I just got through reading Gerald Friedman’s response to David and Christina Romer’s criticism of his assessment of Bernie Sanders economic proposals, and I must say, he defends himself very well. His citation of Blanchard lends strong support, and adds a Maoist touch besides – the quote from Blanchard begins on a reference to Mao Zedong’s “Hundred Flowers” campaign of 1956. A really smart rhetorical move on Friedman’s part, I think.
Friedman also summarizes the issue at the center of the debate well as “are we 11% below capacity…or are we 2-4% below?” Understanding what’s at stake, in my view, depends on how you see the American electorate. If what Americans want is robust, sustained economic growth over the next decade, then Friedman has been right all along, and the Sanders plan is roughly the correct one.
Friedman writes “Economic models matter because they guide policy.” This is true – and it is why I am surprised at this whole debate. The Romers have models that produce the sort of numbers acceptable to the establishment – Friedman should know that he isn’t the establishment, that the models he uses aren’t acceptable to the establishment on account of their methods but because of their implications for policy. Back in 2009, when the economic stimulus package was being debated, the word was that the total amount could not exceed one trillion dollars. Was there some good, sensible reason for this? No! Its because so many people were already freaked out by the idea of government intervention in the economy, which they had been told for decades was a risky proposition at best by conservative economists. Many, many Americans don’t really trust capitalism as it is – whenever you start talking about numbers that end in the suffix “-aire” they just get nervous, if not angry.
It is, I think, extremely unwise for the left to debate economics as if the right does not exist. Galbraith criticizing Christina Romers’ errors in her estimations of the stimulus as grounds for theoretical re calibration would only make sense if she were doing those estimations in a political vacuum. As he points out in his response, “Active Keynesian policy maintained faster growth rates…From 1947-73, the unemployment rate averaged 4.7% and annual GDP growth averaged 4.0%; output in 1973 was 13% higher than it would have been at earlier growth rates. Only when we abandoned Keynesian policies after 1973 did growth rates fall.” Two observations about this remark: 1) while economic growth was very strong between 1947-1973, the United States went through a period of intense political turbulence in which the country was transformed and which terminated in a political realignment that rejected Keynesian policy in favor of more conservative policy; and 2) if (to reiterate an earlier point) economic growth were the sole objective of policy, why would the government have not returned to Keynesian policies after the 1970s or at least the early 1980s?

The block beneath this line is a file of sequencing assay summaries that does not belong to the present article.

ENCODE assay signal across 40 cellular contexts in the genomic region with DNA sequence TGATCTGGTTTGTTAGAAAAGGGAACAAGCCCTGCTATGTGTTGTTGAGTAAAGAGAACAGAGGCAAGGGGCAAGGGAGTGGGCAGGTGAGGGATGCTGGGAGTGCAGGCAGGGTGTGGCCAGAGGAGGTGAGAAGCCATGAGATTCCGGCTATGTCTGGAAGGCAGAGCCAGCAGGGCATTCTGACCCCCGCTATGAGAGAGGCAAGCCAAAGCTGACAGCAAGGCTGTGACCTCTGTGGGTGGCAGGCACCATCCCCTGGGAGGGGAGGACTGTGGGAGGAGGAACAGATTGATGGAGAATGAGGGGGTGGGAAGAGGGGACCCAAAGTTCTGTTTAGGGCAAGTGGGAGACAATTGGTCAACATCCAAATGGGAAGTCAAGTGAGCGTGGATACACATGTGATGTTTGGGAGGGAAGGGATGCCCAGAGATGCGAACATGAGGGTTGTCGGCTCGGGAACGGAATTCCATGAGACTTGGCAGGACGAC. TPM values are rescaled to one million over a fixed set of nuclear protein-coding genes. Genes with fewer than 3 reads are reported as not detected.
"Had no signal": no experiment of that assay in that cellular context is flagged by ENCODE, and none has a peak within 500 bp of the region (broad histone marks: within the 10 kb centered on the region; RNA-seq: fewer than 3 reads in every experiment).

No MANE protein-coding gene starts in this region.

Alan Greenspan, perhaps the least Keynesian of all major economic policy actors of the past 30 years, became Federal Reserve chairman in 1987, and was widely lauded during nearly two decades in that position – although not, perhaps, by the heterodox community. Nevertheless, his general popularity should not be overlooked. That a slower rate of growth would inspire praise from the business community indicates that economic growth was not, and is not, the only policy objective economists ought to keep in mind when considering models, methods, and theory.
That robust, sustained economic growth from 1947-1973 produced a political situation that would reject Keynesian policy indicates, to me, that growth, despite its desirability as an outcome, has other important consequences for social stability. Capitalism dissolves social structures in a radical way. In the post-war period, there were many stories of people who came out of traditional upbringings to establish new identities within the world created by modern economics. And I think the idea that you don’t have to be trapped by the narrow ideologies of the past is one of the best, and most powerful, appeals of capitalism. However (at least in my view) capitalism needs democratic governance to ensure social stability. Hence, to quote Ha-Joon Chang, “economics is a political argument.” To ignore the political context of economic policy is folly. Which is why Krugman and Romer and the other liberal establishment economists concerns ring true to me. Its not that Friedman economic analysis is incorrect – its that, in the context of politics right now, it undermines the stability of a left-oriented political coalition. If the Democratic party gets to the convention and is torn asunder over bitter resentments, it doesn’t help any of us. Not that I really have any claim on knowing what the right thing to do would be, or would have been, or whatever.